These pressures resulted in weakened market sentiment and a decline in gross domestic product growth from 6.5% in 2011 and 6.2% in 2012 to 5.8% in 2013. It also put pressure on the government budget. On the expenditure side, the government adjusted fuel subsidies in July 2013, driving up prices at gas stations and boosting the annual 2013 inflation rate to 8.4% from the previous two-year average of 4%, according to the government's Central Statistics Bureau.
So far in 2014, however, amid increased demand for subsidized fuel and higher prices for Indonesian oil exports, subsidies have jumped back to pre-July 2013 levels. On the revenue side, in previous years the government relied heavily on natural resource extraction and mineral export taxes. With the decline in coal and crude palm oil prices, income from these sources has also dwindled. In 2008, income from natural resources accounted for 23% of all Indonesia's revenues. But by 2014, that figure had almost halved to 12%, according to Indonesia's Ministry of Finance.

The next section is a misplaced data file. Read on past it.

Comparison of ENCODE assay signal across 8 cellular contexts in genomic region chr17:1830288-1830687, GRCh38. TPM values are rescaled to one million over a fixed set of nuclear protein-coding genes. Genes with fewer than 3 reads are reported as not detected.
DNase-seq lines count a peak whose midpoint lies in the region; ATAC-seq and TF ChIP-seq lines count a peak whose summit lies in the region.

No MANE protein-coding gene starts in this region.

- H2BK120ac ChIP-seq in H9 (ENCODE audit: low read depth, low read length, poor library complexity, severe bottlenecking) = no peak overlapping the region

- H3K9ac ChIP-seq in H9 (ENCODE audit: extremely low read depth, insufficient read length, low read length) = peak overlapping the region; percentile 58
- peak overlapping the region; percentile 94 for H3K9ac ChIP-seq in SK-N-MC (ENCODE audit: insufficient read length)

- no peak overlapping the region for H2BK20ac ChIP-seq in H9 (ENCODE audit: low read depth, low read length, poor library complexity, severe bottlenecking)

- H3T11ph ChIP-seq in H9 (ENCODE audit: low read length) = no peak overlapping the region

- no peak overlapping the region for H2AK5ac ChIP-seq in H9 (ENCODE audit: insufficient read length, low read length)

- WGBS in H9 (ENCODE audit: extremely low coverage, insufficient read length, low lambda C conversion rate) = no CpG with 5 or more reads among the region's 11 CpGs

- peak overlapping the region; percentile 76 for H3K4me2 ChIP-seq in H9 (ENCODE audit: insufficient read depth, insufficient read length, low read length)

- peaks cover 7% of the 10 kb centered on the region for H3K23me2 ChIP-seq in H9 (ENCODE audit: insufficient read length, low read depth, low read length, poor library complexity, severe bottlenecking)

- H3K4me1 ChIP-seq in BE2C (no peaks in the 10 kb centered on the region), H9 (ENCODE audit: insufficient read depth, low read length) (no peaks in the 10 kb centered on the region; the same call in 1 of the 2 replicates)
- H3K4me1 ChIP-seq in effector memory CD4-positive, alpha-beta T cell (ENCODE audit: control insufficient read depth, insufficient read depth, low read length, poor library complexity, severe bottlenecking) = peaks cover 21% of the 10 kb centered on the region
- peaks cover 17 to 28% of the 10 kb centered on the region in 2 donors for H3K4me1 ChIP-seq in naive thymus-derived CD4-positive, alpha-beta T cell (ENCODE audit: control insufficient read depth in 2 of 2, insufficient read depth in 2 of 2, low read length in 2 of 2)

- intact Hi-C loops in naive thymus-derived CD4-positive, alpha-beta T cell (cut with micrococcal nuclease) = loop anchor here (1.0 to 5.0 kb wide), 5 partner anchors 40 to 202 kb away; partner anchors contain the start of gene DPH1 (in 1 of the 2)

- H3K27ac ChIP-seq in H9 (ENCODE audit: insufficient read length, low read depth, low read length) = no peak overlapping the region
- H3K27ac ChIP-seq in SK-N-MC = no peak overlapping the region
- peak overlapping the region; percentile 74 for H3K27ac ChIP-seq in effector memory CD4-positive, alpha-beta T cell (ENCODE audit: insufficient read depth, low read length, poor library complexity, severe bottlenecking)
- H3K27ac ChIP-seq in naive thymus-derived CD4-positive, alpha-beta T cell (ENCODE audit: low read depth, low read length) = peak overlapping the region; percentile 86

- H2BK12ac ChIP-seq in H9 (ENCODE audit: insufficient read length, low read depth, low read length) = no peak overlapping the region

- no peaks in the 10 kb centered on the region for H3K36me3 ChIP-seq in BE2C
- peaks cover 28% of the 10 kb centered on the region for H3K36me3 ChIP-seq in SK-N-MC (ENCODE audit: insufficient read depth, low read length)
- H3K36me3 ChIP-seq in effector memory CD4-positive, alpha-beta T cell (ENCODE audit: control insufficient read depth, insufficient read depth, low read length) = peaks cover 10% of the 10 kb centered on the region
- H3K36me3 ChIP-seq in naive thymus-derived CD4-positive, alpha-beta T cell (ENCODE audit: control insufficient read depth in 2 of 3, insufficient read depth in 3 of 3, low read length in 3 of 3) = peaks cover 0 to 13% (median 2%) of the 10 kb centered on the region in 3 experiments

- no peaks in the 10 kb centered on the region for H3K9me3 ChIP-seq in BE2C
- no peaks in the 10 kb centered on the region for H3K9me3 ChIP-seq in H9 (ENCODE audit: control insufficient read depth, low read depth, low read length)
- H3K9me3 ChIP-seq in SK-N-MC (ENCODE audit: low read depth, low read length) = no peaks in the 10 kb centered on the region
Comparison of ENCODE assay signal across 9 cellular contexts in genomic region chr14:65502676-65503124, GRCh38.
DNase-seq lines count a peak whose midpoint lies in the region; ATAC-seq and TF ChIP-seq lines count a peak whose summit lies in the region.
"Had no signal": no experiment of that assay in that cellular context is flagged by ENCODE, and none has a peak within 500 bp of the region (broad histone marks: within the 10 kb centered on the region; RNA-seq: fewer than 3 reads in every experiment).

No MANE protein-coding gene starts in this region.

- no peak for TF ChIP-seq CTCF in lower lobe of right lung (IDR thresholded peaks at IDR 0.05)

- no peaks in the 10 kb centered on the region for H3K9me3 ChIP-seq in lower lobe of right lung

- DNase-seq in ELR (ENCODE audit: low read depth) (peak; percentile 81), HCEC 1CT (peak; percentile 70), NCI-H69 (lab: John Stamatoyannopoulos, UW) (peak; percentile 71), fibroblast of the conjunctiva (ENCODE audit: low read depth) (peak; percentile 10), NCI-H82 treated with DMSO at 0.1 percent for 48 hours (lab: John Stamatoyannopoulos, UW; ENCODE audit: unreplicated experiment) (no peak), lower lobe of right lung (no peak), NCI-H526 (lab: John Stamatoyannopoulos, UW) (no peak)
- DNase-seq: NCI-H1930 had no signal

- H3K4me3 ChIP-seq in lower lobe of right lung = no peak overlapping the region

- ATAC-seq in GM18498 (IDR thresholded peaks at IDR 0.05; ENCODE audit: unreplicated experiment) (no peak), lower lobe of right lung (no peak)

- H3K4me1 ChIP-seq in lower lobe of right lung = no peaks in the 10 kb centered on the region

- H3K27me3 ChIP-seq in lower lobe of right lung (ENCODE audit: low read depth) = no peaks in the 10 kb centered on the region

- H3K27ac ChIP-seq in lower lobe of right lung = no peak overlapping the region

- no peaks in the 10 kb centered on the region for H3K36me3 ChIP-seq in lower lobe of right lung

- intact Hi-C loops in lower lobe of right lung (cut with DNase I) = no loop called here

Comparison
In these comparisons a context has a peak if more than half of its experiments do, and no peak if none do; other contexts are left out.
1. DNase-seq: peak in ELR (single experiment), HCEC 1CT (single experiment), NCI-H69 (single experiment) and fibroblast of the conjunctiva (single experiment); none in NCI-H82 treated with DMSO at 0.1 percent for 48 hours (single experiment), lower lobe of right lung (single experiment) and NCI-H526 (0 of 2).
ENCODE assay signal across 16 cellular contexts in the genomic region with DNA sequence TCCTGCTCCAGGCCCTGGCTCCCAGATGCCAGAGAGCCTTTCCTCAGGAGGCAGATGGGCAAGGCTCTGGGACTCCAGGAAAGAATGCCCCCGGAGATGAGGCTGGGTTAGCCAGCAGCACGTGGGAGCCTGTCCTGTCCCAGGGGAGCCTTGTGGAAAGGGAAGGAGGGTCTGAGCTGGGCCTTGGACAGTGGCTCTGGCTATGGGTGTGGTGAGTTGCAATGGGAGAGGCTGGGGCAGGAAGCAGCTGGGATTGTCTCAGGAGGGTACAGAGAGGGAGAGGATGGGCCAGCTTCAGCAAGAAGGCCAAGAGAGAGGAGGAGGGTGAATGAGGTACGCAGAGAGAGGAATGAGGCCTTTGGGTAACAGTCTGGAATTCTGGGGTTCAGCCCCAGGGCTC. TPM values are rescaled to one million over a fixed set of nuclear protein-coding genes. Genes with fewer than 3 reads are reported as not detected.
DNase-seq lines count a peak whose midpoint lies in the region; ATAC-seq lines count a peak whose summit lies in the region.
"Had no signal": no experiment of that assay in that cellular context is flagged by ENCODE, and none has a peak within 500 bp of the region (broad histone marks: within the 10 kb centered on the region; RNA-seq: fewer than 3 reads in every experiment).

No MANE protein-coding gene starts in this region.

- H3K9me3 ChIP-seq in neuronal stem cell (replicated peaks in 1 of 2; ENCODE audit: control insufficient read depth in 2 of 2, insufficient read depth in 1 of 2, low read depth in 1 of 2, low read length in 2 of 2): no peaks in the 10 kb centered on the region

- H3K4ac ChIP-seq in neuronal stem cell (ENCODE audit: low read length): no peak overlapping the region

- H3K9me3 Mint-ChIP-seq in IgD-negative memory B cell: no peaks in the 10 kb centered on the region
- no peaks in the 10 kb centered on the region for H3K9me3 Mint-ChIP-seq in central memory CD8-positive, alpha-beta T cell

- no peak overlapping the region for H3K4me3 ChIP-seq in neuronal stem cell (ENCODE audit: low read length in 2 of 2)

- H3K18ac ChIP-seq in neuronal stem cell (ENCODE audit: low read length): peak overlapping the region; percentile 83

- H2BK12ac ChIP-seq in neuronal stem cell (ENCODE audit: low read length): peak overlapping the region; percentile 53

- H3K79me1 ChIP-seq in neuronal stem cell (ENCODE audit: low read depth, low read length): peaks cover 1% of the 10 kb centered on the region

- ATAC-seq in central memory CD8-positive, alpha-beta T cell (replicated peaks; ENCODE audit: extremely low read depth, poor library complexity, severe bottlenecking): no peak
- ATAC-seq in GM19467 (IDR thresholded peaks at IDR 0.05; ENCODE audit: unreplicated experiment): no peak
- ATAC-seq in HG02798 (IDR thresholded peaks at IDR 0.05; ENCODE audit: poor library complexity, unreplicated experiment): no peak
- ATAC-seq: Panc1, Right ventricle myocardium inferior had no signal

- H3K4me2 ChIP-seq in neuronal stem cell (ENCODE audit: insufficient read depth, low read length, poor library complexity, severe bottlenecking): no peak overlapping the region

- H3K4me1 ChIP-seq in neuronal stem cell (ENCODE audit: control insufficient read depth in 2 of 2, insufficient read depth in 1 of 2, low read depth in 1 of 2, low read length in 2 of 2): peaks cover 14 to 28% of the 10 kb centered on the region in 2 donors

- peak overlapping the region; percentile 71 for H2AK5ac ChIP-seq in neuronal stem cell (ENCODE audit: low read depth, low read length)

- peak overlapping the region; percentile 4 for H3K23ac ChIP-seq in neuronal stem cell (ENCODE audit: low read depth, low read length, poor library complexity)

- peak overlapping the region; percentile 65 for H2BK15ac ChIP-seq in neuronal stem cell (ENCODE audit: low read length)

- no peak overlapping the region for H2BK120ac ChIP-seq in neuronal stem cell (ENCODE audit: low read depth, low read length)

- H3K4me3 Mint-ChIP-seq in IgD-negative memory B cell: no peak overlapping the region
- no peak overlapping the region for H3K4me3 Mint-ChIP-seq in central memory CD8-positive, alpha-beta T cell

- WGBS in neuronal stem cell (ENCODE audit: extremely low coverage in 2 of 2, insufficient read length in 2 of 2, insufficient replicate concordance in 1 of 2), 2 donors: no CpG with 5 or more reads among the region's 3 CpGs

Other emerging-market economies facing the same global pressures have fallen back on their manufactured exports. Indonesia, with its relatively underdeveloped manufacturing base, cannot immediately do so. It clearly must revamp this sector in coming years.
The nation's manufacturing sector has suffered from lack of investment and labor market rigidities. Government data shows that from 2008, the manufacturing sector grew at an annual rate of 4.7%, 1.3 percentage points below the GDP growth average of 6%, while growth in the trade sector was 6.7%. Meanwhile, finance and real estate grew at an annual 6.8% clip, and transport and communications expanded by nearly 13%.
The "commodities curse"